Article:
DEAR ABBY: I wrote you in October and received your personal reply. I'm the girl whose dad was murdered, and I was looking for a support group. You referred me to the National Organization of Parents of Murdered Children, which provides mutual support to persons who have survived the violent death of someone close (www.pomc.org).
I have a little "upper" for you now. We all know about the letters you have printed about Pennies from Heaven, but I don't know if there ever has been one like this.
My dad always wore a gold cross around his neck. He never, ever took it off, so naturally I asked the funeral director to have him shown in it but asked that it be removed before the burial.
Well, lo and behold, it was nowhere to be found. So we called everywhere we could think of to locate it and ended up thinking that somewhere along the way from his being killed, taken to the ER, to autopsy, to the funeral home, it had been lost forever.
A few days before Christmas, we found it! It was in a box of pennies my dad had collected. He must have taken it off before he left that night because he had been seen in it earlier that day.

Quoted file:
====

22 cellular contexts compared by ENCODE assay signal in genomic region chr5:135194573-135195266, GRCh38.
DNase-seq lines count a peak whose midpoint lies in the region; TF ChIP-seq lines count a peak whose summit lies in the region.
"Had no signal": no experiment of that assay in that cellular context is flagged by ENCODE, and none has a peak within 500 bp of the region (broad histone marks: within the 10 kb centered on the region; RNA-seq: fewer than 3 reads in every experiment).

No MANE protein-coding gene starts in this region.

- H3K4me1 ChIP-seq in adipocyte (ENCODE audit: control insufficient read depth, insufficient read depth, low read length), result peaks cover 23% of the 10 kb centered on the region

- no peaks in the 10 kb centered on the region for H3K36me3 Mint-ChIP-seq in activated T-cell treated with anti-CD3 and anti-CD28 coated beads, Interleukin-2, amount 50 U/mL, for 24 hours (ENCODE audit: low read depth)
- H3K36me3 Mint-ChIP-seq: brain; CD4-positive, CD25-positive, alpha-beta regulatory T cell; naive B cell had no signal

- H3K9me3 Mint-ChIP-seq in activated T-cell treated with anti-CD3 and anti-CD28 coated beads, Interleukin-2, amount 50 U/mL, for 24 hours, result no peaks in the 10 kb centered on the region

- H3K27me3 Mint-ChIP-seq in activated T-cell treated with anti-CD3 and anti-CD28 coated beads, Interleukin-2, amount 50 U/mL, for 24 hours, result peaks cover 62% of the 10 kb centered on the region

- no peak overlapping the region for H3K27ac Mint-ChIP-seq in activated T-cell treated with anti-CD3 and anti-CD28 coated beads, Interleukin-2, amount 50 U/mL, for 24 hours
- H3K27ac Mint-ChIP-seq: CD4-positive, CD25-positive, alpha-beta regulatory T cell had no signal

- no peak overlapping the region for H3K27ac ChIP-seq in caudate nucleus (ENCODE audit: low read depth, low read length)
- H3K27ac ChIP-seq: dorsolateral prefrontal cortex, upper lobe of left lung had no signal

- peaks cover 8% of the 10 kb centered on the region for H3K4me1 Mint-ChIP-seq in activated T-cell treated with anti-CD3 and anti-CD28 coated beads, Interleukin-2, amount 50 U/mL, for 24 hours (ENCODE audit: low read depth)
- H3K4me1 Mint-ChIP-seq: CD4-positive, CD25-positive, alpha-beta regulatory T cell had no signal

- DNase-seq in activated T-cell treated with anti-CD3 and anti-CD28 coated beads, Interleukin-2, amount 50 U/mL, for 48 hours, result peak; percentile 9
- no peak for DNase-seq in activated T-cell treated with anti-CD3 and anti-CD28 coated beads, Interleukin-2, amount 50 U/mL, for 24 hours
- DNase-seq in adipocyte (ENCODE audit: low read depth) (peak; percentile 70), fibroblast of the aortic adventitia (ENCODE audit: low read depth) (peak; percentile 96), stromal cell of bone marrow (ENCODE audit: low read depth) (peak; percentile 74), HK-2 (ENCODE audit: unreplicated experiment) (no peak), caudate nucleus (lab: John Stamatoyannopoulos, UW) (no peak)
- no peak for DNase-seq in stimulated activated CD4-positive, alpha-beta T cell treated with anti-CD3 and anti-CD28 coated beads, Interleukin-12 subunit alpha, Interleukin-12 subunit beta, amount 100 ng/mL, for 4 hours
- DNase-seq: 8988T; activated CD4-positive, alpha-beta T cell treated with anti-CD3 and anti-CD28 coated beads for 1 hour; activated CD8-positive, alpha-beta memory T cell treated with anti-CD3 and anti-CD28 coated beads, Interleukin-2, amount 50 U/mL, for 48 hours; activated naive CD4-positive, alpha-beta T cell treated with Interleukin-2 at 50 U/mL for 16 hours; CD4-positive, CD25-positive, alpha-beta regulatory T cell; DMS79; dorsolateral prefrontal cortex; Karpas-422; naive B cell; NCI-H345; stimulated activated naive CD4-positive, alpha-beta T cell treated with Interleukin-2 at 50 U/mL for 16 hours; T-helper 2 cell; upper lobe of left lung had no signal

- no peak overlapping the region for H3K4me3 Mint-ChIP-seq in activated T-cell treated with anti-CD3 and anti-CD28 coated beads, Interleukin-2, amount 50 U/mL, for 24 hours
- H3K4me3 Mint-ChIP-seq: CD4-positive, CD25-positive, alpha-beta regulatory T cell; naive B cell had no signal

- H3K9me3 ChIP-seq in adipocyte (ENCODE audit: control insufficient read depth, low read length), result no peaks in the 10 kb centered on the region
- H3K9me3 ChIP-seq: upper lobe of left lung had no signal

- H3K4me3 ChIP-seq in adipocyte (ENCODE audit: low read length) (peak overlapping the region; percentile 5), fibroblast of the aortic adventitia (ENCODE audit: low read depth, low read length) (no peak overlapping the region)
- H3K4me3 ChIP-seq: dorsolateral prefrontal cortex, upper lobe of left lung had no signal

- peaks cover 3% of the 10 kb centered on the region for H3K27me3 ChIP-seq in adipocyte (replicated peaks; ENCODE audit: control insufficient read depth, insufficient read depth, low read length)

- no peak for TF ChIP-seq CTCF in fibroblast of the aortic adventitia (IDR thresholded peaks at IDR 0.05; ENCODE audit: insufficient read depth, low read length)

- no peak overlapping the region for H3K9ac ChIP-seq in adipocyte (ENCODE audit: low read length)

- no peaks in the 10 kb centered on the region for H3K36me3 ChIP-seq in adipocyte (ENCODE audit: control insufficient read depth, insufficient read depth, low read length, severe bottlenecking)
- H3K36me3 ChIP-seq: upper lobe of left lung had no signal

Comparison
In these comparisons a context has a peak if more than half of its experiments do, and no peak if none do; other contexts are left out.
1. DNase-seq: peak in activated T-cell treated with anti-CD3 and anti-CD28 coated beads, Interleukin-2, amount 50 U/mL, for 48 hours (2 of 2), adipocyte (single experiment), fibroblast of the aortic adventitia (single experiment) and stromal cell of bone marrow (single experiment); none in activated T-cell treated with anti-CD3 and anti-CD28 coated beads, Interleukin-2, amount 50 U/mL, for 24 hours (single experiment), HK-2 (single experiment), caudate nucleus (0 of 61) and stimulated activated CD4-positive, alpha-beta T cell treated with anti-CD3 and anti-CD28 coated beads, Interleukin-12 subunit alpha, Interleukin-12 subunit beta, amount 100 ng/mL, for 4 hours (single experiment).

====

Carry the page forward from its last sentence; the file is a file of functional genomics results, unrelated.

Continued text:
We all believe in miracles, and this is my very own Christmas miracle. Thank you, Abby, for everything you do for so many of us who are suffering. I love you.
DEAR SARAH: Thank you for your kind letter. It touched my heart as I know it will the hearts of my readers. I don't know when your father removed his cross, but take comfort in knowing he left it to bring you solace, and I hope that it serves its purpose. I love you, too.
DEAR ABBY: I have a great job working with people I enjoy, and probably the coolest boss in the world. There is just one little problem. He keeps asking me to go out with his daughter.
She is a wonderful person, smart and absolutely beautiful — but she is also recently divorced. I'm afraid I would just be the "in-between" guy for her — a stepping-stone to her recovery. In other words, whatever happens would be at my expense.
How can I politely tell my boss that I cannot date his daughter?
— REALIST IN UTAH
DEAR REALIST: Tell him you are flattered, that you think his daughter is smart and absolutely beautiful and a wonderful person. Then tell him you know how painful a divorce can be and you would prefer to wait until she is emotionally back on her feet and has gotten her bearings before inviting her out.
Do not completely reject the idea because in six months or a year, if she is still available, you may change your mind.
DEAR ABBY: I'm having a dispute with my husband. He thinks that you screw in a lightbulb clockwise. I disagree. I say counter-clockwise. Which of us is correct?
— ERIKA IN PELHAM, ALA.
DEAR ERIKA: He is. You screw in a lightbulb by turning it to the right, the same way you tighten the lid on a jar — which is clockwise. The mnemonic for this is: "Right is tight; left is loose."
Dear Abby is written by Abigail Van Buren, also known as Jeanne Phillips, and was founded by her mother, Pauline Phillips. Write Dear Abby at www.DearAbby.com or P.O. Box 69440, Los Angeles, CA 90069.